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Nucleic Acids Res. 1996 Oct 15;24(20):3879-86.

Efficient random subcloning of DNA sheared in a recirculating point-sink flow system.

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Department of Biochemistry, Stanford University, CA, USA.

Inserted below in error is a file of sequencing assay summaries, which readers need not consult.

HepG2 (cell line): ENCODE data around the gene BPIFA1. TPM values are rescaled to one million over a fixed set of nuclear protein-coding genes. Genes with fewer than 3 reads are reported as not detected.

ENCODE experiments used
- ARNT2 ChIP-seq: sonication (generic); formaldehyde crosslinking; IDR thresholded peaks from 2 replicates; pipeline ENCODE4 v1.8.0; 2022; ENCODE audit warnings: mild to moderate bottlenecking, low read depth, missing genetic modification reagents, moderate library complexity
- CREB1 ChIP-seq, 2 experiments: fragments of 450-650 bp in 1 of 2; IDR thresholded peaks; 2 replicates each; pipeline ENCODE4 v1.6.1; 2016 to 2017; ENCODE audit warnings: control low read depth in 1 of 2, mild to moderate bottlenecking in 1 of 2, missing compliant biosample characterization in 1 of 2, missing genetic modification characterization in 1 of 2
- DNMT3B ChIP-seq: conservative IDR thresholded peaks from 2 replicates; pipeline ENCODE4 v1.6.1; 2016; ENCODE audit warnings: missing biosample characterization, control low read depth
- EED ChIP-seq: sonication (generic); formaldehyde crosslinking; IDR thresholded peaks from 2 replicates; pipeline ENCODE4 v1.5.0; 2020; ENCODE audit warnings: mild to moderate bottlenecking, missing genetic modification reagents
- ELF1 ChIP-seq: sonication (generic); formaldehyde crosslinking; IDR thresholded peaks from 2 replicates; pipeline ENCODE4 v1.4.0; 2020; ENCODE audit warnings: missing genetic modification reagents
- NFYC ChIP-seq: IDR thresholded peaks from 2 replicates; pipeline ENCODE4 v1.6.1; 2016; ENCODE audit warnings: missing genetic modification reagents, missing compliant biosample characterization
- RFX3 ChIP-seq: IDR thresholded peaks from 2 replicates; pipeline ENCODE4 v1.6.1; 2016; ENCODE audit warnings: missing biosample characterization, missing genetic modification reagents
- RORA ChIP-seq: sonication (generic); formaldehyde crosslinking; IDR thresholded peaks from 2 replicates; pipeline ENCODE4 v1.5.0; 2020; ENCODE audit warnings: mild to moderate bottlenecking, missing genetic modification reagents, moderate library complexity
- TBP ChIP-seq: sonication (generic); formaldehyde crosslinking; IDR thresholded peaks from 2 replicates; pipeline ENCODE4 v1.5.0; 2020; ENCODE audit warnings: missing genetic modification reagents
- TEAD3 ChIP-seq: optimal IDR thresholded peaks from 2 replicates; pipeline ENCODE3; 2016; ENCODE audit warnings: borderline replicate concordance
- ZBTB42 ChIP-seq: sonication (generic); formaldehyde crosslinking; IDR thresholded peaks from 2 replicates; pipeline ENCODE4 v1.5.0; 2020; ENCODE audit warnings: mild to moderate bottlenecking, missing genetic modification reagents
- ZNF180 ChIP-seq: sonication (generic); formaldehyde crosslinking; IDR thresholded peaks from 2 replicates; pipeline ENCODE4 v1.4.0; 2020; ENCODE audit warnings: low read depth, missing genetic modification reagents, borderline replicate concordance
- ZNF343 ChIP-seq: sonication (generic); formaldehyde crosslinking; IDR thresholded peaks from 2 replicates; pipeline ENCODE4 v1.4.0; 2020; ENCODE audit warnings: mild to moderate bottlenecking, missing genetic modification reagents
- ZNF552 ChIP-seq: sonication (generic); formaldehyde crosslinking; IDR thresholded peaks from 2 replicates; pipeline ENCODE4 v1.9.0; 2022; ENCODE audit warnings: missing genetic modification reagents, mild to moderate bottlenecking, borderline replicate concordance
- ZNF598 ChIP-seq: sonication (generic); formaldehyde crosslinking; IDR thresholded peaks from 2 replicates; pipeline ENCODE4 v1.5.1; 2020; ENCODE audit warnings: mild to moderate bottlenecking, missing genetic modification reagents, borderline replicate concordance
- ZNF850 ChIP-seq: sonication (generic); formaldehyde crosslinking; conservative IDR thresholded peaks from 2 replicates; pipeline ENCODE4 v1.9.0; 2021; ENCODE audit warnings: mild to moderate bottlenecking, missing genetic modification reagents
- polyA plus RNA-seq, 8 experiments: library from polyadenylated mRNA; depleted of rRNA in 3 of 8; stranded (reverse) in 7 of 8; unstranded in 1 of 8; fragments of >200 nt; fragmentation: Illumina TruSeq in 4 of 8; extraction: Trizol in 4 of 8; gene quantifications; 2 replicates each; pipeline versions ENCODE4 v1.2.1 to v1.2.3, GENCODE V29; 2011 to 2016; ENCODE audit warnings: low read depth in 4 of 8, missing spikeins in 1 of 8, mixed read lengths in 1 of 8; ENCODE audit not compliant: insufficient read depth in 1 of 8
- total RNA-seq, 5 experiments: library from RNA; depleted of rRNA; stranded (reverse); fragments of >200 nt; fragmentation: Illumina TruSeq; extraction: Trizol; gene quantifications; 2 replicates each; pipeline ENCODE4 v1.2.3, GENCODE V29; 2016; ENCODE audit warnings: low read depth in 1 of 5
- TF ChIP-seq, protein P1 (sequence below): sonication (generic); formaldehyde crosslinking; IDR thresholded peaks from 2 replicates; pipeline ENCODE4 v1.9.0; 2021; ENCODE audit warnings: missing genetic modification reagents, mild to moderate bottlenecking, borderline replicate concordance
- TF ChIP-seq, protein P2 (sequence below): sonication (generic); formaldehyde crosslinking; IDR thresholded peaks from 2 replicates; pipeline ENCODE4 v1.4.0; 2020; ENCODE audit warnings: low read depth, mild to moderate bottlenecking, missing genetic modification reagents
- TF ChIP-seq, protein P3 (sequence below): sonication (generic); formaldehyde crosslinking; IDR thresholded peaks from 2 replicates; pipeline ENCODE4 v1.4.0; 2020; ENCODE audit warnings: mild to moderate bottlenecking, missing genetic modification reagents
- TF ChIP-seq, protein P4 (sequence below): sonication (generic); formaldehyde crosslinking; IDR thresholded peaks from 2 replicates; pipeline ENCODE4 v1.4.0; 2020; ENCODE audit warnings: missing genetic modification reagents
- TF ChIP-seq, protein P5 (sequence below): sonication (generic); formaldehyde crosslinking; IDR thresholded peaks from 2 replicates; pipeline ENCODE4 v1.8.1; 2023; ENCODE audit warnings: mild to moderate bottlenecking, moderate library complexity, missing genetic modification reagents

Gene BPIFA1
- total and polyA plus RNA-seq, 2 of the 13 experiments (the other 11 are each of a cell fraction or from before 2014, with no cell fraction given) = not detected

Based on a high-performance liquid chromatographic pump, we have built a device that allows recirculation of DNA through a 63-microm orifice with ensuing fractionation to a minimum fragment size of approximately 300 base pairs. Residence time of the DNA fragments in the converging flow created by a sudden contraction was found to be sufficiently long to allow extension of the DNA molecules into a highly extended conformation and, hence, breakage to occur at midpoint. In most instances, 30 passages sufficed to obtain a narrow size distribution, with >90% of the fragments lying within a 2-fold size distribution. The shear rate required to achieve breakage was found to be inversely proportional to the 1.0 power of the molecular weight. Compared with a restriction digest, up to 40% of all fragments could be cloned directly, with only marginal improvements in cloning efficiency having been observed upon prior end repair with Klenow, T4 polymerase or T4 polynucleotide kinase. Sequencing revealed a fairly random distribution of the fragments.

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